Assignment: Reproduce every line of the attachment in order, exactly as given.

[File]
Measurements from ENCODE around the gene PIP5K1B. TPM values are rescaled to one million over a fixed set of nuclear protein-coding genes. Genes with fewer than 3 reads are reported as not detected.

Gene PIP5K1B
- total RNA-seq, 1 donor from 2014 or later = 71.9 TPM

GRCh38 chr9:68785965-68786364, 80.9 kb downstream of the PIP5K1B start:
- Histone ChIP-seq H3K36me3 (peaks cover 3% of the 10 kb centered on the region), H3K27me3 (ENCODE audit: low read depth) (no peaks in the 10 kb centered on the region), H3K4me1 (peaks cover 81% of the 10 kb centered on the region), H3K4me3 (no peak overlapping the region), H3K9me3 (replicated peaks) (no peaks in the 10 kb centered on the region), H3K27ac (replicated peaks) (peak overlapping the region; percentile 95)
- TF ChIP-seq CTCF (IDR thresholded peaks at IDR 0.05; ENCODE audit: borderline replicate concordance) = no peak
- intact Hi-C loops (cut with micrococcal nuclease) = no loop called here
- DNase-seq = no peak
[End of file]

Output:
Measurements from ENCODE around the gene PIP5K1B. TPM values are rescaled to one million over a fixed set of nuclear protein-coding genes. Genes with fewer than 3 reads are reported as not detected.

Gene PIP5K1B
- total RNA-seq, 1 donor from 2014 or later = 71.9 TPM

GRCh38 chr9:68785965-68786364, 80.9 kb downstream of the PIP5K1B start:
- Histone ChIP-seq H3K36me3 (peaks cover 3% of the 10 kb centered on the region), H3K27me3 (ENCODE audit: low read depth) (no peaks in the 10 kb centered on the region), H3K4me1 (peaks cover 81% of the 10 kb centered on the region), H3K4me3 (no peak overlapping the region), H3K9me3 (replicated peaks) (no peaks in the 10 kb centered on the region), H3K27ac (replicated peaks) (peak overlapping the region; percentile 95)
- TF ChIP-seq CTCF (IDR thresholded peaks at IDR 0.05; ENCODE audit: borderline replicate concordance) = no peak
- intact Hi-C loops (cut with micrococcal nuclease) = no loop called here
- DNase-seq = no peak